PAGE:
Gotovina was part of this criminal operation, and that
he must be held accountable for any possible mistakes
by Tudjman, Su¹ak, Cermak, MarkaCand perhaps even
Jarnjak, as well as the remaining unnamed people from
the Brijuni meeting. However, the indictment must
contain some kind of an agreement on the criminal
operation and crimes committed personally by Gotovina.
According to the Prosecution, this agreement was made
in Brijuni on 31 July 1995, when Gotovina ‘knew’ of
Tudjman’s intent to “hit the Serbs so hard they
disappear”. Knowing this, Gotovina participated in a
“criminal operation” by carrying out Storm. According
to Carla Del Ponte, he knew that Tudjman’s intent was
to scare the Serbs into leaving, even though no crime
was committed during the military-police action that
ended on 9 August 1995 when Gotovina commanded an
“active defense”, thereby halting all offensive
actions and he sent the military units on vacation. He
then went to BiH. However, the Prosecution claims that
Gotovina “knew or should have known” that after
carrying out Storm that various criminal acts would be
committed, including those by civil persons. According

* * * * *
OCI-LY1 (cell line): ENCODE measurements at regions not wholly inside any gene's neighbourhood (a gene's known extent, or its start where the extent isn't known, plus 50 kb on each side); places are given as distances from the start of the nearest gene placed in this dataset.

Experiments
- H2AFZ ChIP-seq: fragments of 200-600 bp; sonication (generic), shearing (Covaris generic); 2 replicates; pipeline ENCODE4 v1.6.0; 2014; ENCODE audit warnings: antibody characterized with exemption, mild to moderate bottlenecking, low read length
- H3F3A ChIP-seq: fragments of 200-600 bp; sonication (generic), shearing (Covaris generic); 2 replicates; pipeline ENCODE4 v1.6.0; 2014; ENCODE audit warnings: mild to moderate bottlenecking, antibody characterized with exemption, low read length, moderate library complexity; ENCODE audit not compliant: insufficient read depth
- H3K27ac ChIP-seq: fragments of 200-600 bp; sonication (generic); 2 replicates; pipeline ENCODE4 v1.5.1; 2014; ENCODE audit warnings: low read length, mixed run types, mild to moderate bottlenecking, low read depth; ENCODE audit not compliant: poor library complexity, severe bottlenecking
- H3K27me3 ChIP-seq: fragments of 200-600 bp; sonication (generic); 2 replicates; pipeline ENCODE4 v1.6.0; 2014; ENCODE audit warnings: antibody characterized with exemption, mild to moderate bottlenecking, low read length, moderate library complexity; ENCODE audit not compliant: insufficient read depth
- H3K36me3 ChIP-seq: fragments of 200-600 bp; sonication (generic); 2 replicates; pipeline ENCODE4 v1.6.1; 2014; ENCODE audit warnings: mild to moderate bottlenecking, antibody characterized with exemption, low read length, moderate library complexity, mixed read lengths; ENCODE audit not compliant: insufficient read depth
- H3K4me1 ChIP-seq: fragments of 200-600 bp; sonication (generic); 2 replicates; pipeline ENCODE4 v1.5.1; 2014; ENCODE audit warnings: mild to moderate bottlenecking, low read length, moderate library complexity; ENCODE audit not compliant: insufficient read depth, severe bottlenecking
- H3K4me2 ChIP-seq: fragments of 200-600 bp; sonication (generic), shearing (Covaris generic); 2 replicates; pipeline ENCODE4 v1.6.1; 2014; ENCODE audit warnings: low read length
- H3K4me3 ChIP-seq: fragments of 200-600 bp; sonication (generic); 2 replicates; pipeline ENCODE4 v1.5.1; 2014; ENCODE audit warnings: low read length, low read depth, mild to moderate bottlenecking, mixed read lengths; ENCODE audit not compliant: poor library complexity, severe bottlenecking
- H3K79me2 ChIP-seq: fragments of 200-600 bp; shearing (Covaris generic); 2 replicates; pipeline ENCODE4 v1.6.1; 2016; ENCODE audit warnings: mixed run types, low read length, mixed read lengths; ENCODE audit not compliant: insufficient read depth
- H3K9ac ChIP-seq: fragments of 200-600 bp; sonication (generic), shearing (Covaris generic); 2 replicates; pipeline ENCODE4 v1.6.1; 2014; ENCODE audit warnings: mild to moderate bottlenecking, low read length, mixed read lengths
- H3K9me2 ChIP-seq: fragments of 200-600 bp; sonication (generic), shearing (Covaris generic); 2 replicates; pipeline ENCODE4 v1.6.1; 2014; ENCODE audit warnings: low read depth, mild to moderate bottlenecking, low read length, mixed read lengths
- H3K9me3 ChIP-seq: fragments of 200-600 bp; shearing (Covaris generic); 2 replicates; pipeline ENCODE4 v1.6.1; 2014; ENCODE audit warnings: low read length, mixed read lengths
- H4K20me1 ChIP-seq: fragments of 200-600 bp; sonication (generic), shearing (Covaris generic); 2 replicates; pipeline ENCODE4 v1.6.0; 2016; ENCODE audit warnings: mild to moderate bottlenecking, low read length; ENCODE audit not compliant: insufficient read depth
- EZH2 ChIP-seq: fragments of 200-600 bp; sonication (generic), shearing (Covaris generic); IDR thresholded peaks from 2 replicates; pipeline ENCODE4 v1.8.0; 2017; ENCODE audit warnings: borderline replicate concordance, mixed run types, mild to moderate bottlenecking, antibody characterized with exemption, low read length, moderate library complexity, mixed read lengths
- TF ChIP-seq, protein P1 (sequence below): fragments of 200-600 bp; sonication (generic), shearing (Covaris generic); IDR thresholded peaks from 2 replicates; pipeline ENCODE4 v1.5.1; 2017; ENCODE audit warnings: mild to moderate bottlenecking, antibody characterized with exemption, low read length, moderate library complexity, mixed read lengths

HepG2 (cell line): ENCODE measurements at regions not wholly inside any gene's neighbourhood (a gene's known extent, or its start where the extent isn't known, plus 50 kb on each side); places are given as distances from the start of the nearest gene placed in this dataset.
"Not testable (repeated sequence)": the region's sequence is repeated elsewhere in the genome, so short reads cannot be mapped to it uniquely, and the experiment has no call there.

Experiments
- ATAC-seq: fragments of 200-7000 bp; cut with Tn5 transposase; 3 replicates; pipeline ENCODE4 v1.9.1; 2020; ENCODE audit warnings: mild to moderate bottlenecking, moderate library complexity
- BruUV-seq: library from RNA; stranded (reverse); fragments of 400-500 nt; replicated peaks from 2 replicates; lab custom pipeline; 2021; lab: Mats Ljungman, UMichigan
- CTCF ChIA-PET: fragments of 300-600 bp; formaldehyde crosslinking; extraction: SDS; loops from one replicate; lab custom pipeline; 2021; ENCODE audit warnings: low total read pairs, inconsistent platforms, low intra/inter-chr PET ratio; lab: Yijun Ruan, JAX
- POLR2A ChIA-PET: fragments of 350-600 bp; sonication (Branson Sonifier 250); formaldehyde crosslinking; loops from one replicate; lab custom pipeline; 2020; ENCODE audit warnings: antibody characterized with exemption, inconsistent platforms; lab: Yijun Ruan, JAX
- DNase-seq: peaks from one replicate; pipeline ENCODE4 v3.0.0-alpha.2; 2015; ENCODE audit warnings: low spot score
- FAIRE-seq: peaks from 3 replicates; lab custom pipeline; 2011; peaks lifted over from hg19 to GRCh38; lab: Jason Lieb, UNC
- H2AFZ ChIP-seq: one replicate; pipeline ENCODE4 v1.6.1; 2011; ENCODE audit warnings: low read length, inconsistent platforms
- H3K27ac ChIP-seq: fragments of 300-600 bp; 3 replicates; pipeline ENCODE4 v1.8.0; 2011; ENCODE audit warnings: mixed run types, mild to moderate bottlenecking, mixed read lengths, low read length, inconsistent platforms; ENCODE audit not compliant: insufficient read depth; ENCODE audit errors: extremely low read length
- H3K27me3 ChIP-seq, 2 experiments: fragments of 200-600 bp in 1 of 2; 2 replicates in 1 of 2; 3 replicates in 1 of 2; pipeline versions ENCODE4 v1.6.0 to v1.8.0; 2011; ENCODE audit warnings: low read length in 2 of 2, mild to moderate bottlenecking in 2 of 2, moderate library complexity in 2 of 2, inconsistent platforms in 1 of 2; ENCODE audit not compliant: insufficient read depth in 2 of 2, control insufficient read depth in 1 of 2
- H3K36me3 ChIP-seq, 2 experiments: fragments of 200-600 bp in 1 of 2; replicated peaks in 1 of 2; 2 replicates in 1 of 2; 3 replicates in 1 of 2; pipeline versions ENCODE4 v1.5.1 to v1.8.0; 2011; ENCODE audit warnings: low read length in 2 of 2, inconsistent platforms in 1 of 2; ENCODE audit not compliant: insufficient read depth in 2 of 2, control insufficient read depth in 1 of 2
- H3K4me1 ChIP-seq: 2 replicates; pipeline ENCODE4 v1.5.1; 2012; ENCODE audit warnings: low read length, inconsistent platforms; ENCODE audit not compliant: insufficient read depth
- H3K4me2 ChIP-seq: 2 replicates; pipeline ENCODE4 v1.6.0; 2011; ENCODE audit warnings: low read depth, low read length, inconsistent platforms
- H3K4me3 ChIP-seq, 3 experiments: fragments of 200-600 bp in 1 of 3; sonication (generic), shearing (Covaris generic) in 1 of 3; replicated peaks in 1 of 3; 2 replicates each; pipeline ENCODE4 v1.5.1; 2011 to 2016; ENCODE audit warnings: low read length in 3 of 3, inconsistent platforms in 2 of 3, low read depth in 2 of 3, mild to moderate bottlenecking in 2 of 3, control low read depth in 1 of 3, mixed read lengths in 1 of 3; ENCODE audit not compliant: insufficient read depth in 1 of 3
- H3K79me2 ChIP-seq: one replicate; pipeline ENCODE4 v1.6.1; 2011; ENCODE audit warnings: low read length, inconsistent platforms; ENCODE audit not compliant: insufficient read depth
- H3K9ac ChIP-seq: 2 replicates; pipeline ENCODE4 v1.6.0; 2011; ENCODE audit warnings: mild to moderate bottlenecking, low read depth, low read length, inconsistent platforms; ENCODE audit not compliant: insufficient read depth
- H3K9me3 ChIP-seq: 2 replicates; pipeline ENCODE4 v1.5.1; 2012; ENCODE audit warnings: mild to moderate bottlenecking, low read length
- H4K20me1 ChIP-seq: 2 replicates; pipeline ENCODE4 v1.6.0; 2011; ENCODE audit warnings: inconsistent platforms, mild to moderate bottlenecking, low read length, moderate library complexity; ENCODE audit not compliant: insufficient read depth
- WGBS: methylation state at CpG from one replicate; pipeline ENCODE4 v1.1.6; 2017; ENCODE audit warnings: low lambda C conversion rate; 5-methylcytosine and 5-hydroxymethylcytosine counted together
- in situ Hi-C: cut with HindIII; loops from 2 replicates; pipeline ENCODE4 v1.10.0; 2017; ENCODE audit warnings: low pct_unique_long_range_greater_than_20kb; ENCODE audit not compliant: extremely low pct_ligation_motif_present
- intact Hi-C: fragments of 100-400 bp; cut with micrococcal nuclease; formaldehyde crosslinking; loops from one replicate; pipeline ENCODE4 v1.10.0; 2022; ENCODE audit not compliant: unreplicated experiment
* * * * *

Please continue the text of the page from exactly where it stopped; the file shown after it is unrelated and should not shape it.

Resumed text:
to that, he is responsible according to the accusation
for all that happened after Storm because he knew of
Tudjman’s intentions. He executed Operation Storm and
should have known all that would follow.

In the current indictment against Gotovina, there is
nothing concrete and the indictment is based on the
problematic transcript. If the Prosecution is unable
to prove their claims on the “criminal operation”
following the ruling by the Trial Council, nothing
will remain in Gotovina’s indictment. Therefore, the
contents of the new indictment to be submitted by
Carla Del Ponte in two weeks’ time will be very
important, as within it will be very difficult to tie
Gotovina and his soldiers to any crime. If that
happens, the Prosecution will be unable to defend its
thesis of a “criminal operation”, and with that, the
indictment against Gotovina will be rejected. The
question this raises is for whom this performace has
been carried on for the past few years, which has
destabilized the country and put enormous pressures on
the Croatian state, and who will be held responsible.